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ordinary office-bearers ; i. e., those who became qualified for the work by God's blessing upon ordinary means, and who were to remain to the end of the world. These consist of two classes.
THE FIRST CLASS CONTAINS THOSE THAT HAVE THE CHARGE OF THE SPIRITUAL CONCERNS OF THE CHURCH. Different names, such as pastors, teachers, elders, bishops, &c., are applied to them in the New Testament; and a question has accordingly arisen, whether these names denote different orders of office-bearers in the same class, or different branches of the duty of the same office-bearer, i. e., the bishop or pastor. Congregationalists, for the most part, adopt the latter opinion; Episcopalians and Presbyterians, the former.
Episcopalians contend for the existence of three distinct orders of spiritual office-bearers, viz. — bishops, priests or presbyters, and deacons. The system, as it exists in this country, does not seem to admit of any order of officers whose especial duty it is to provide for the wants of the poor. Probably, having shifted the burden of supporting the poor from its own shoulders to those of the nation at large, it sees no longer need for the election of secular deacons. In the Established Church of England, the deacon is a spiritual officer, having authority to preach the word, but not to administer sacraments. The priest, or presbyter, has a right to do both; having derived it, not from the election of the Christian people among whom he is placed, but from the bishop of the diocese, in whom, and not in the presbyters, all right to rule is supposed to be vested ; and to whom paramount ecclesiastical power, within certain geographical boundaries, has been given, not by Jesus Christ, but by the civil government. The bishop may preach, but it is not a part of his office : his duty is to rule; yet, though the law of the apostle appropriates the “ double honour,"—the higher salaryto those elders who “ labour in the word and doctrine,” the bishop, who is not a labourer, in the sense of the apostle, gets the lion's share ; while, in some cases, the working clergy scarcely receive what is adequate to their support.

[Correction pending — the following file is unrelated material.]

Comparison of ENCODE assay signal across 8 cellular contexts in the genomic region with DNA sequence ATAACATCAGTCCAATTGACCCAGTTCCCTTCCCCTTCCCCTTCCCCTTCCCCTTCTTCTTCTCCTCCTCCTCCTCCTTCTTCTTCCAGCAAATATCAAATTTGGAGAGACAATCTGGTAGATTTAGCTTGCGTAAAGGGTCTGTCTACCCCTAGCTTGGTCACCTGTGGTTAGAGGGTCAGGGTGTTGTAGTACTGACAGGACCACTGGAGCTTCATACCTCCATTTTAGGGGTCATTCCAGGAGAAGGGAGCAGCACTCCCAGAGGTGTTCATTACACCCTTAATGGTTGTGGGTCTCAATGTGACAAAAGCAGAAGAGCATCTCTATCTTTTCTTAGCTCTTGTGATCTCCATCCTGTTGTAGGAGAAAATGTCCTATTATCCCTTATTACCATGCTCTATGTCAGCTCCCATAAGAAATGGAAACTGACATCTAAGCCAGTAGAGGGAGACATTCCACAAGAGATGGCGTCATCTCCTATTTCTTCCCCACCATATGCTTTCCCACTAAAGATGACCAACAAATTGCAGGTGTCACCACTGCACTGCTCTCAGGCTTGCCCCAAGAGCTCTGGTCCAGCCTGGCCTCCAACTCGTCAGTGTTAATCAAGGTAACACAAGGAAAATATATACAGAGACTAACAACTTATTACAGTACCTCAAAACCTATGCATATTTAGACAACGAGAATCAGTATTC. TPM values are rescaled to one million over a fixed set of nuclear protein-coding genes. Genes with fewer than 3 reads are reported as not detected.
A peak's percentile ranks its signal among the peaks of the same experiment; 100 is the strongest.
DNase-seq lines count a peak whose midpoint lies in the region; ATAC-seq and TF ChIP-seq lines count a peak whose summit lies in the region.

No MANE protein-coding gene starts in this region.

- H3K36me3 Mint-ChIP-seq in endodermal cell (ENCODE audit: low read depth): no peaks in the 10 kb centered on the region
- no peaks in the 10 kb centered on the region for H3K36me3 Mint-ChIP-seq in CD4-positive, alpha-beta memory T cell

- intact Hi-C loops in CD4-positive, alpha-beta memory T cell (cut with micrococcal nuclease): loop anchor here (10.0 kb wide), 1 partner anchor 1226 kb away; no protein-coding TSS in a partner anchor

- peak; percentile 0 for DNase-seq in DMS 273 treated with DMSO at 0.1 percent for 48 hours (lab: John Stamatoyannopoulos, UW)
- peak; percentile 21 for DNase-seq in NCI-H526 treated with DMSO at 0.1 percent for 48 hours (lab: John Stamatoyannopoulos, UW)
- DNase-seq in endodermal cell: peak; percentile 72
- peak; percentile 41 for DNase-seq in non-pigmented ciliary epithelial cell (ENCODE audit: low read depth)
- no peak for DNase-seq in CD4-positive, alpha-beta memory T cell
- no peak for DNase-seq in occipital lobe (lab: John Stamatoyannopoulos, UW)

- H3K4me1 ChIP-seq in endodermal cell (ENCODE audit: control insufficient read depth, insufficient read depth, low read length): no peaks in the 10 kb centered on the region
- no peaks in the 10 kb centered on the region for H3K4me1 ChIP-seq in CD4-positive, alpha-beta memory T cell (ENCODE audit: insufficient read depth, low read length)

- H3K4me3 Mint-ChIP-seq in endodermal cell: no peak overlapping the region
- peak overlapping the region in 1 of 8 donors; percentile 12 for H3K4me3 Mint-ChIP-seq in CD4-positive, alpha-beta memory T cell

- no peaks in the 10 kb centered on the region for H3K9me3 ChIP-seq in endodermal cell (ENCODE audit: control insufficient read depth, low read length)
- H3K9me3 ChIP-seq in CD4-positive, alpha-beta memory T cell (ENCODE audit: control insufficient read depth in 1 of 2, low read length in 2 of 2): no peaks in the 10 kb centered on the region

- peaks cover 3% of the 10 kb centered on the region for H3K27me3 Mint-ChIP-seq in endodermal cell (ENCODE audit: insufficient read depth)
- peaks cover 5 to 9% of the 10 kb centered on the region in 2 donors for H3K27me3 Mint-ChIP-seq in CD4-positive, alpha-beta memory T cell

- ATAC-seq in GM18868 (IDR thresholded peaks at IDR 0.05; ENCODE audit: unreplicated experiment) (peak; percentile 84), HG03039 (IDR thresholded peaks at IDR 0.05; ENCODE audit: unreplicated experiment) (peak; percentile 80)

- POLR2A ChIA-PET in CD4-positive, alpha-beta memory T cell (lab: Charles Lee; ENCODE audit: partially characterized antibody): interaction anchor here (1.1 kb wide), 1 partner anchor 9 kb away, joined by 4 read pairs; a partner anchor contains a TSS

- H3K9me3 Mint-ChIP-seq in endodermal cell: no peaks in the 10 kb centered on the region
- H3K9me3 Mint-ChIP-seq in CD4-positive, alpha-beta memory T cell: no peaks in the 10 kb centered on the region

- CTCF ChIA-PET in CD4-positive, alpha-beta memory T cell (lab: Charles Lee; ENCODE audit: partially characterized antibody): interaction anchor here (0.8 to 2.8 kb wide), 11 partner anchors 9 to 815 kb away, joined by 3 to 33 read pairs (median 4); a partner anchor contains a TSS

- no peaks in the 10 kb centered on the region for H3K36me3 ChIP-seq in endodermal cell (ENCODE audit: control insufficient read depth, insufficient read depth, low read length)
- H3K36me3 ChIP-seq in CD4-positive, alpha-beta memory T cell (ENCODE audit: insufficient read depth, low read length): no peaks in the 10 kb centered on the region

The precise nature of the deacon's office we shall endeavour hereafter to explain. The only point to which it is necessary now to advert, is, the effort of Episcopalians to prove that there exists a radical difference between the office of the bishop, and that of the presbyter;
the former being elevated in rank and authority over the latter, and having all ecclesiastical power intrusted to his hands. On the two following grounds we consider this an unscriptural distinction :
First. The terms, bishops, and presbyters, or priests, are used convertibly in the New Testament. In Paul's epistle to Titus, we find the following words: “For this cause I left thee in Crete,"" that thou shouldst ordain elders (presbyters, or priests, as the endowed church calls them,) in every city. If any be blameless,” &c. -"For a bishop must be blameless,” &c. Titus i. 5—7. Now, how could the apostle have urged, as a reason for electing a blameless elder, that a bishop must be blameless, if the office of the two were different? Again, we read, Acts xx. 17, that Paul sent from Miletus to Ephesus, and called the elders,—presbyters of the church
-whom, on their arrival, he thus addressed : “ Take heed, therefore, unto yourselves, and to all the flock over which the Holy Ghost hath made you overseers,” literally, bishops. What can be clearer, then, than that elders and bishops are convertible terms ?
Peter also writes in the following manner :-" The elders who are among you, I exhort,”-“Feed the flock of God which is among you, taking the oversight thereof,” &c., i. e., exercising the office of a bishop. 1 Peter v. 1, 2. The elders must, then, have held the office of a bishop, or they could not have been called upon to discharge its duties.
In the second place, the Apostle Paul, when enumerating the officers of a church, and describing their qualifications, mentions only bishops and deacons. It is not to be conceived that he would have taken no notice of a third, had there existed a third. The rational conclusion surely is, that bishops, i. e., pastors and deacons, are the only standing officers of the church.
Presbyterians deny, with Congregationalists, that bishops constitute a class of spiritual officers possessed of higher rank and authority than ordinary pastors or elders; but they break down the class of elders into two separate orders, viz., preaching and ruling elders; the former being clergymen, the latter laymen : and thus they virtually contend—those at least who elect deacons
-for the existence of three classes of office-bearers in the Christian church. We deem the fact that two officers only are described by the apostle, to be as directly opposed to the Presbyterian as the Episcopalian hypothesis.